They also argued that there is a logic in the acceptance of unnatural forms of birth control, and that the effects of that logic will be spelled out both in theory and in practice. Specifically, they pointed out that the acceptance of marital contraception would logically entail the acceptance of sodomy. The majority spokesmen replied that they did not accept sodomy and called it beneath the dignity of human persons. That, however, was their personal conviction. They did not and could not provide a logical way of accepting sodomy for married heterosexuals and not accepting it for homosexuals. The truth of the minority  argument was illustrated immediately by a self-styled “revisionist” who argued that his fellow revisionists, in rejecting Humanae Vitae, had also rejected the entire theory of natural law and thus had no way of saying “no” to any imaginable sexual activity that was acceptable to consenting adults, including bestiality.

If we understand that most marriages in the West today are marriages of marital contraception and therefore of heterosexual sodomy, then it is not unreasonable to expect that when the Supreme Court finally has to render a decision about the constitutionality of homosexual “marriage,” it will find some excuse to decide that state laws against such arrangements are unconstitutional. After all, if the Supreme Court can find all state laws against the killing of unborn babies on the basis of a shadow of a shadow (the penumbra of one of the Amendments), it can surely find some way to legalize sodomy as marriage even though it applies to, perhaps, only one percent of the American population. Justices read the papers and see the widespread acceptance.

The effect of this will be to sharpen the need for all Christians who accept the Bible as a source of religious morality to do a better job of teaching about sexuality, marriage and birth control. The State has already decreed via no-fault divorce laws that there is no such thing as permanent marriage—whoever wants out wins. The State is increasingly promoting pre-marital sex via its promotion of contraceptives and anti-STD vaccines. The Catholic Church has its work cut out for it in this immoral environment, and the other Christian communities will need to ally themselves with Catholic teaching or lose all relevance except as propagandists for the liberal agenda.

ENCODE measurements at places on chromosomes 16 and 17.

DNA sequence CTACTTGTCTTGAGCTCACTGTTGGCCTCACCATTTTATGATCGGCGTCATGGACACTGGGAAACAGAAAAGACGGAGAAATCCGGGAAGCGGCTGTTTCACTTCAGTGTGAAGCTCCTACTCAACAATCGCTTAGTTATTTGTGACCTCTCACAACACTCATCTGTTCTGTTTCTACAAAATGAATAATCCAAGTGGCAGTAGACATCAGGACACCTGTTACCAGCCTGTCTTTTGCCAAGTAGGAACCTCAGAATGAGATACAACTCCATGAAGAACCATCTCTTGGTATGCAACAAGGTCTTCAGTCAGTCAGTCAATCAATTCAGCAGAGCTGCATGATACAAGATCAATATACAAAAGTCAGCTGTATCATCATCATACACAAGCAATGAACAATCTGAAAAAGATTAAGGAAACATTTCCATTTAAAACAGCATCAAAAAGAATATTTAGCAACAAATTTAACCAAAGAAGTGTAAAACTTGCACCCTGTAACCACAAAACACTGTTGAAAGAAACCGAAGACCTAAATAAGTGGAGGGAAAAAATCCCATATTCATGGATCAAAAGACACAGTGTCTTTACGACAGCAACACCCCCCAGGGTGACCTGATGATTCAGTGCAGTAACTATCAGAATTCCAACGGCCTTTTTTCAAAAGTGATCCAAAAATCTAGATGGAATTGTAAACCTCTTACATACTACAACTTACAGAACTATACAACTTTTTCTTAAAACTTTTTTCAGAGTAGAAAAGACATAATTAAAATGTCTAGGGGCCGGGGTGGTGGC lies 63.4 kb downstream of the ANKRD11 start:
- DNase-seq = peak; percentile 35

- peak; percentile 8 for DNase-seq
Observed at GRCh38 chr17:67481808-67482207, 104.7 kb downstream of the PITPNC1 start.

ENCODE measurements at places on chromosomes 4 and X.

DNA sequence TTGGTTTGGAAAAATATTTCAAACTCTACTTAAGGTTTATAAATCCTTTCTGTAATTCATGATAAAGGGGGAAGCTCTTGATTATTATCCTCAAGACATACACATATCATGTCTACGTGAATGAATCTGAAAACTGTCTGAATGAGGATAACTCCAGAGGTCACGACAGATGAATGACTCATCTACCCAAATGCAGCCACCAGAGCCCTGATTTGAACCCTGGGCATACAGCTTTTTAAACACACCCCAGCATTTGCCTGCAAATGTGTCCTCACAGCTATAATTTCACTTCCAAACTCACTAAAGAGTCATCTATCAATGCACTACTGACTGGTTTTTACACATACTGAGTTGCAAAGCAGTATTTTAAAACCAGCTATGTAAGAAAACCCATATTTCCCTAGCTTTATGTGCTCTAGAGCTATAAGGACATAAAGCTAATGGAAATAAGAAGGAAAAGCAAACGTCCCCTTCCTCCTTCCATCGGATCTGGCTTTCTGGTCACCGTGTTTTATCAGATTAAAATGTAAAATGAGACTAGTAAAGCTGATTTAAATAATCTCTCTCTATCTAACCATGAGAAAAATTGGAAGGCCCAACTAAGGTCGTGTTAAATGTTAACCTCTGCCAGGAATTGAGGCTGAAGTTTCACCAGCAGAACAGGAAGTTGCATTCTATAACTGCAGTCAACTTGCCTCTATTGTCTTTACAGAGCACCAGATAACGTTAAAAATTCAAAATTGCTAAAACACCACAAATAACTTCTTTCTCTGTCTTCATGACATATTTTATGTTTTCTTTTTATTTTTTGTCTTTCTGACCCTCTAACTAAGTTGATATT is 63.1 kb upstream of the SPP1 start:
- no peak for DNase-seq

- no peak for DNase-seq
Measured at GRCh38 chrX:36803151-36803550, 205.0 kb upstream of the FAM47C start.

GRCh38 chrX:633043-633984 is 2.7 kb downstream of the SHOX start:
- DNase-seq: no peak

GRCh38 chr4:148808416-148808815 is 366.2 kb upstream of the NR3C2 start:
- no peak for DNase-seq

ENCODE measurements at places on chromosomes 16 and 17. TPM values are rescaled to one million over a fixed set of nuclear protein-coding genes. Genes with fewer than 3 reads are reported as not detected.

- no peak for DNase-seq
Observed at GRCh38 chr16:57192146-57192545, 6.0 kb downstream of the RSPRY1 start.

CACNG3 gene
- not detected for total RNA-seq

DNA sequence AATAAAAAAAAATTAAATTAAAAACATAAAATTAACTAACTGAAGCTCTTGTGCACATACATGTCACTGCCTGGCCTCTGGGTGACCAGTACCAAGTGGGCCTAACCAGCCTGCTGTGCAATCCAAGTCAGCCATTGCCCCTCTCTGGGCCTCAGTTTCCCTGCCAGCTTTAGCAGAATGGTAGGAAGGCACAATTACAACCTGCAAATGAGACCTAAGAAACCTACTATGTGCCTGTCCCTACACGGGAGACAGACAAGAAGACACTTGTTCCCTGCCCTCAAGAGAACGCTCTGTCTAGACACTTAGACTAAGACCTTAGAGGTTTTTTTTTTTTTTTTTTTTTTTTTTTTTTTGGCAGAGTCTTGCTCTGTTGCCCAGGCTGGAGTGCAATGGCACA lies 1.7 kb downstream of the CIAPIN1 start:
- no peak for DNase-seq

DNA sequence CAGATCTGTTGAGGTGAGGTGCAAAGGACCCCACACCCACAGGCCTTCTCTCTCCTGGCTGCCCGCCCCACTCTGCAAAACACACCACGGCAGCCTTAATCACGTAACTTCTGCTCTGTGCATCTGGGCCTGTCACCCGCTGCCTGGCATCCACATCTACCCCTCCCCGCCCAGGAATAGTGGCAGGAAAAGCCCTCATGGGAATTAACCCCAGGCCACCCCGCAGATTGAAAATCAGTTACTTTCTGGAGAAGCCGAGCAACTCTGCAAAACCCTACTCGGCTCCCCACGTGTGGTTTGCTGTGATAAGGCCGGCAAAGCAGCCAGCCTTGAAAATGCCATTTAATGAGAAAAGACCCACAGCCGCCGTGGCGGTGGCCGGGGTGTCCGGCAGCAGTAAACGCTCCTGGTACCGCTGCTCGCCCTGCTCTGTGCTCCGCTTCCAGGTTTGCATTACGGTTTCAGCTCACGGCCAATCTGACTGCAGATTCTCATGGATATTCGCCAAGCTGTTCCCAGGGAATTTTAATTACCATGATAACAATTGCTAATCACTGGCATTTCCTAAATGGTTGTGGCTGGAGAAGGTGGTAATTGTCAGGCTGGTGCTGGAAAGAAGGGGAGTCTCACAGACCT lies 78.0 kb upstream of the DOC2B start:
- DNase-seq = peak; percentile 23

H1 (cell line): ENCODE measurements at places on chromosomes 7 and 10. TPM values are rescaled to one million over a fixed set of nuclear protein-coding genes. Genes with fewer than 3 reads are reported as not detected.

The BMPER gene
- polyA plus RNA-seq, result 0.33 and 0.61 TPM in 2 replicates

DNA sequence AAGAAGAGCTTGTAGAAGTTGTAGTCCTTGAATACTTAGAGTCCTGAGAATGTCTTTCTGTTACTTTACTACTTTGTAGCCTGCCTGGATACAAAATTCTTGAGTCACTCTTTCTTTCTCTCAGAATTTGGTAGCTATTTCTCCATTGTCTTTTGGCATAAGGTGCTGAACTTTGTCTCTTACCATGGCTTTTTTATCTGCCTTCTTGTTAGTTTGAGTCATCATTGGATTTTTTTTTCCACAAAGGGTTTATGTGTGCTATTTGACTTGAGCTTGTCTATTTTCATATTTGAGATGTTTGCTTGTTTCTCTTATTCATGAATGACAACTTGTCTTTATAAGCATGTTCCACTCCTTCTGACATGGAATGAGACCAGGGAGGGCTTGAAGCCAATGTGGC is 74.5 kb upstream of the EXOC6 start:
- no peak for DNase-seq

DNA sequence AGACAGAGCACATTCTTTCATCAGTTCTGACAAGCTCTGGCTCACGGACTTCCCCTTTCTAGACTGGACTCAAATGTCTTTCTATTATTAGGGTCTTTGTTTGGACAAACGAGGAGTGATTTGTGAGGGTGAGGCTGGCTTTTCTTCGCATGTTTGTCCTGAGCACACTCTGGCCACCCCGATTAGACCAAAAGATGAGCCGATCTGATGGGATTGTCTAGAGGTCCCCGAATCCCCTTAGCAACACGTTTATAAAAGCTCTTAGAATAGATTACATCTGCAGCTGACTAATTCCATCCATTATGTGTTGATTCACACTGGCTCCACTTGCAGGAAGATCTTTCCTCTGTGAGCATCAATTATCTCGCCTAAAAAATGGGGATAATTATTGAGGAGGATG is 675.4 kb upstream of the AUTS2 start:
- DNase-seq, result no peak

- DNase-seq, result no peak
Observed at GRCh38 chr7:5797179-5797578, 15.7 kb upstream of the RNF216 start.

According to popular media, the big issue at the Synod is whether to ignore biblically-based Catholic teaching against divorce and remarriage and to admit to Holy Communion such civilly remarried couples. The underlying question, I submit, is why there are so many divorced couples in the first place. One reason is that most of them have practiced some form of marital contraception. When couples do not cooperate with the graces of the sacrament of marriage, bad things happen.

Every theist has to admit that God himself put together in one act what we commonly call “making love” and “making babies.” Every form of marital contraception says in bodily language, “We can take apart what God himself put together in the marriage act.” If people really think they can do that, it is only a small jump to thinking that they can also take apart what God himself has put together in the marriage itself.

Thus, what that Synod really has to deal with is the widespread current acceptance of marital heterosexual sodomy, whether it is in the physical form of anatomical sodomy or in less obvious forms such as mutual masturbation, barrier methods, withdrawal, and other birth control agents whether physical or hormonal.

The de facto acceptance of marital sodomy under the title of marital heterosexual contraception has left its practitioners and their supporting clergy logically open to calling homosexual sodomy “marriage.” That’s why I think it is fair to say that the Synod and the Supreme Court are both dealing with the same issue.  If I am correct, and if it is true that sodomy is one of the sins that cry to heaven for vengeance, the Synod better get it right.

Next week: How the Synod could help

John Kippley, October 8, 2014,

See also Sheila’s blog at http://nfpandmore.org/wordpress/ — another factor in the acceptance of marital contraception.

Peter’s Professions of Faith and Reason

The Gospel reading for Sunday, August 24, (Matthew 16:13-20) was about Peter’s profession of faith. After Jesus had asked the Apostles what people were saying about him and had received various responses, he put the question directly to them: “ ‘But who do you say that I am?’ Simon Peter said in reply, ‘You are the Christ, the Son of the living God.’ Jesus said to him in reply, ‘Blessed are you, Simon son of Jonah. For flesh and blood has not revealed this to you, but my heavenly Father.’ “